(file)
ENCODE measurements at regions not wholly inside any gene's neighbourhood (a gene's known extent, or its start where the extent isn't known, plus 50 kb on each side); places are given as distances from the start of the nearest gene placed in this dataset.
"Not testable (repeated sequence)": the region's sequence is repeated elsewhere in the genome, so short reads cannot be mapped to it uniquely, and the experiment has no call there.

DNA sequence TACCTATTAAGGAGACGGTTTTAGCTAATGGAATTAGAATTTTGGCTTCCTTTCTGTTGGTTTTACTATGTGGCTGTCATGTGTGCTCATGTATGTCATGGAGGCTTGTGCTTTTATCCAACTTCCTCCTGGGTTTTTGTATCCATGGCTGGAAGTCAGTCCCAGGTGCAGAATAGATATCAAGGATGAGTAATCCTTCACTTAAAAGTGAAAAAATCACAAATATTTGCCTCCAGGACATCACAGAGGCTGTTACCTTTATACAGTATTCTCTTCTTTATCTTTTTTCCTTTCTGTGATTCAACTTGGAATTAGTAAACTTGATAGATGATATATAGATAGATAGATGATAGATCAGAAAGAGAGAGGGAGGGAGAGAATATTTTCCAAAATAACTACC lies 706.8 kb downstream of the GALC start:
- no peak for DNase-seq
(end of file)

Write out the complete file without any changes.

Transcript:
ENCODE measurements at regions not wholly inside any gene's neighbourhood (a gene's known extent, or its start where the extent isn't known, plus 50 kb on each side); places are given as distances from the start of the nearest gene placed in this dataset.
"Not testable (repeated sequence)": the region's sequence is repeated elsewhere in the genome, so short reads cannot be mapped to it uniquely, and the experiment has no call there.

DNA sequence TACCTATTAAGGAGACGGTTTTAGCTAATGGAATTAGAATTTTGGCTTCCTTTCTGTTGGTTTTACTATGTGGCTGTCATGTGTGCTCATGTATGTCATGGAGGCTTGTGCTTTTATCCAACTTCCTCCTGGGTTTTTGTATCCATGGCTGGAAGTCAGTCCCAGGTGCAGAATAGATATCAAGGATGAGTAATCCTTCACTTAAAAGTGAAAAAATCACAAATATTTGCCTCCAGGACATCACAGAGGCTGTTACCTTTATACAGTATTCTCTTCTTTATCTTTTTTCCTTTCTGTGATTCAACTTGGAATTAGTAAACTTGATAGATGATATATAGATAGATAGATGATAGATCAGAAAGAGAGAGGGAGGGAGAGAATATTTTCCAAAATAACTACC lies 706.8 kb downstream of the GALC start:
- no peak for DNase-seq